We mocked the curved and bendable mobile phones when they were first announced, but then, when we saw the live demos and thought about how they do seem pretty sweet, we grudgingly learned to accept them. Maybe they're not 100 per cent insane after all.
But there's no way on earth we're falling for this new wave of curved TV nonsense*. We've enjoyed the way TVs have gradually become thinner and lighter, as they take up less space in our bedsits and make moving into the next bedsit a little easier.
A curved TV may fit the corner of the lounge a bit better and we wouldn't mind having 105-inches of 4K resolution screen upon which to analyse Judy Dench's forehead wrinkles during the latest James Bond, but surely there's no viable financial case for any sensible person to ditch their latest (probably 3D) set for a new one with a curvy screen?
Well done for making it though, Samsung, it's certainly a more impressive object than we could knock up in the shed over the weekend, but... did you ever ask anyone if it's what they wanted or needed? Judging by the online mockery the curved TVs have received, we think not.
Cornering the market
Over on the Guardian, reader Sherpa_10 wasn't impressed in the slightest by Samsung's apparent innovation, saying: "This is the product of some kind of forceful, borderline psychotic personality in the Samsung top brass. The bonkers, foaming-at-the-mouth insistence on continuing innovation will eventually lead to barking-mad adjustments to already perfected pieces of equipment."
You say the TV has been perfected, Sherpa, but you won't really know that until you've tried a triangular one or a round one. And Salamandertome followed up with a possible explanation as to who Samsung's targeting with these new sets, saying: "It's nice that Samsung are doing something for people that live in Oast houses in Kent, England."
Oast houses, our international readers might like to know, are very old ones with round stone silos on the end for drying out hops. Rich people convert them into proper houses and might just have enough left over to pay for a 105-inch telly to go in the, er, corner, of their round living rooms.
Even more incredible than a curved 105-inch TV was Samsung's other big announcement at CES 2014, the bendable 85-inch U9B. We spent a considerable amount of time trying to find someone who could come up with a sound reason as to why a TV might need to be bendable, the best being Engadget reader Cocky_Clock, who suggested: "If it bends around your head it would be pretty awesome."
A couple of mouse wheel scrolls down it was back to mocking the idea, with Fmftint pointing out rather validly that: "...one huge advantage of flat LED screens is the way they hang on the wall instead of hogging space and dominating the room like CRTs used to. Curved screens undo all that!"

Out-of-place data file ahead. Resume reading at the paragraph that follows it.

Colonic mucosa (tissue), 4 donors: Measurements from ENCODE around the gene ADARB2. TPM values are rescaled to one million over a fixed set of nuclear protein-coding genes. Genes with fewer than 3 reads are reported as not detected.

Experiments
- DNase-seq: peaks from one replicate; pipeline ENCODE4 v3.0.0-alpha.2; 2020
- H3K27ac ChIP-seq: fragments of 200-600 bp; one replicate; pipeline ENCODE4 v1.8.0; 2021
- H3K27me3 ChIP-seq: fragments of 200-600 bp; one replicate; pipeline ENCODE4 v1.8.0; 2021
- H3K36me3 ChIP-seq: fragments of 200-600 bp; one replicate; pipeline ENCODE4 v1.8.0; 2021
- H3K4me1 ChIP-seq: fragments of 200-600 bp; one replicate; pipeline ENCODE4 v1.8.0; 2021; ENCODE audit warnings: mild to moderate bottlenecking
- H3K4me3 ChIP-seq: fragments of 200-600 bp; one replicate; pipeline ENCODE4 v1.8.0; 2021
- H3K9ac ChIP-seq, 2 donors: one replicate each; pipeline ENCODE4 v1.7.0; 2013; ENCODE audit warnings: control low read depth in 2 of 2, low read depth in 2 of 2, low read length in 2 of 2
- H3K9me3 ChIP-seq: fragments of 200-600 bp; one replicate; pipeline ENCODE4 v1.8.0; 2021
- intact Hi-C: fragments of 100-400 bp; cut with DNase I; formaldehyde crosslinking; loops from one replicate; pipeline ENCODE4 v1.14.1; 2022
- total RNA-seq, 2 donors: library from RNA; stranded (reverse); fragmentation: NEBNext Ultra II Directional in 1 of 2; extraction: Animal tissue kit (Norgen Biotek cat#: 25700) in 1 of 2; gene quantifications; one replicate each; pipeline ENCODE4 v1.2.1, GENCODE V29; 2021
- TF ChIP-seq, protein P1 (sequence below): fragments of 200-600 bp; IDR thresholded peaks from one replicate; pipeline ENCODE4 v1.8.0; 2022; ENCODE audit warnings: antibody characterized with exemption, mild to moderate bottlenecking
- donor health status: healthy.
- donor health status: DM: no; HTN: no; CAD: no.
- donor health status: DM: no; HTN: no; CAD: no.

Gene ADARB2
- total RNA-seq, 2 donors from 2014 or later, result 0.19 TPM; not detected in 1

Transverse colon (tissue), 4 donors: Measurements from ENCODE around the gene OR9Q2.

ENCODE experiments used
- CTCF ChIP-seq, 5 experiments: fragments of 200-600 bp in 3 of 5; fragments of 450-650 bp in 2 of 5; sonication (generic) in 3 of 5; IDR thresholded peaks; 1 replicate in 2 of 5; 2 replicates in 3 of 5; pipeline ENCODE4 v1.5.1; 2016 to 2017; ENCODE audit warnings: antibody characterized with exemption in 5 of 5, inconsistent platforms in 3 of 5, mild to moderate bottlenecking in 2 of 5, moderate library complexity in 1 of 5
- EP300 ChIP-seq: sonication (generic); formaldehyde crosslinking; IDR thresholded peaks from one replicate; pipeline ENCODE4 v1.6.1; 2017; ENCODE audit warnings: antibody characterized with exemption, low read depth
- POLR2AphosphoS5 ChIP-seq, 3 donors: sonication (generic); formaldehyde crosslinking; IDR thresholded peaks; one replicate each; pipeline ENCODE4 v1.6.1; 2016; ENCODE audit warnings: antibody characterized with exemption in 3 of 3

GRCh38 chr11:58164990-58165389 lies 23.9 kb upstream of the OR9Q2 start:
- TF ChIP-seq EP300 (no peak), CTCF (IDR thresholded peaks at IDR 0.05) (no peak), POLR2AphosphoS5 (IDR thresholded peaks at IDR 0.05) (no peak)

Some people liked it, though, or to be more precise, liked the fact that Samsung's doing something a little different than churning out the same old rectangles as everyone else.
Over on The Verge, reader TheMysteryMan pondered: "Everything that is ever invented feels like nonsense in the beginning. Mobile phones. TVs, aeroplanes, rockets, cars, guns, smartphones, phablets, all were ridiculed when they were invented for the first time.
"I don't understand how you can criticise anyone for taking the first step. If nobody thought of doing anything new, we would be in very different world," he continued, claiming that Samsung's ability to make weird stuff shows it's in rude health and able to, perhaps, take a loss on the deal just to see what it can learn from the experiment.
Revenge of the Fallen
And finally, we have our first celebrity entrant on Inflame. So-called film director Michael Bay staggered the tech world by flouncing off the stage at Samsung's curved TV demonstration, seemingly unable to think of a single good reason off the top of his head why people might like to buy one.
"..." said Bay, before legging it.
The director attempted to appease Samsung a little in a blog post of his own, saying some nice things about the curved TV concept (as no doubt contractually obligated), before explaining: "I got so excited to talk, that I skipped over the Exec VP's intro line and then the teleprompter got lost. Then the prompter went up and down - then I walked off."
Bay rather unwisely left comments open beneath his explanation, with reader Jeffrey Lee offering him some advice on coping with future public engagements, suggesting: "Don't sweat it Michael. Just remember to imagine the huge crowd naked in CG with flames and explosions all over the place."
*We probably will but we're not at the moment. Got that? Good.
- Inflame is where online rants reside. Check out the best of Inflame 2013
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Writer, broadcaster, musician and kitchen gadget obsessive Carrie Marshall (Twitter) has been writing about tech since 1998, contributing sage advice and odd opinions to all kinds of magazines and websites as well as writing more than a dozen books. Her memoir, Carrie Kills A Man, is on sale now. She is the singer in Glaswegian rock band HAVR.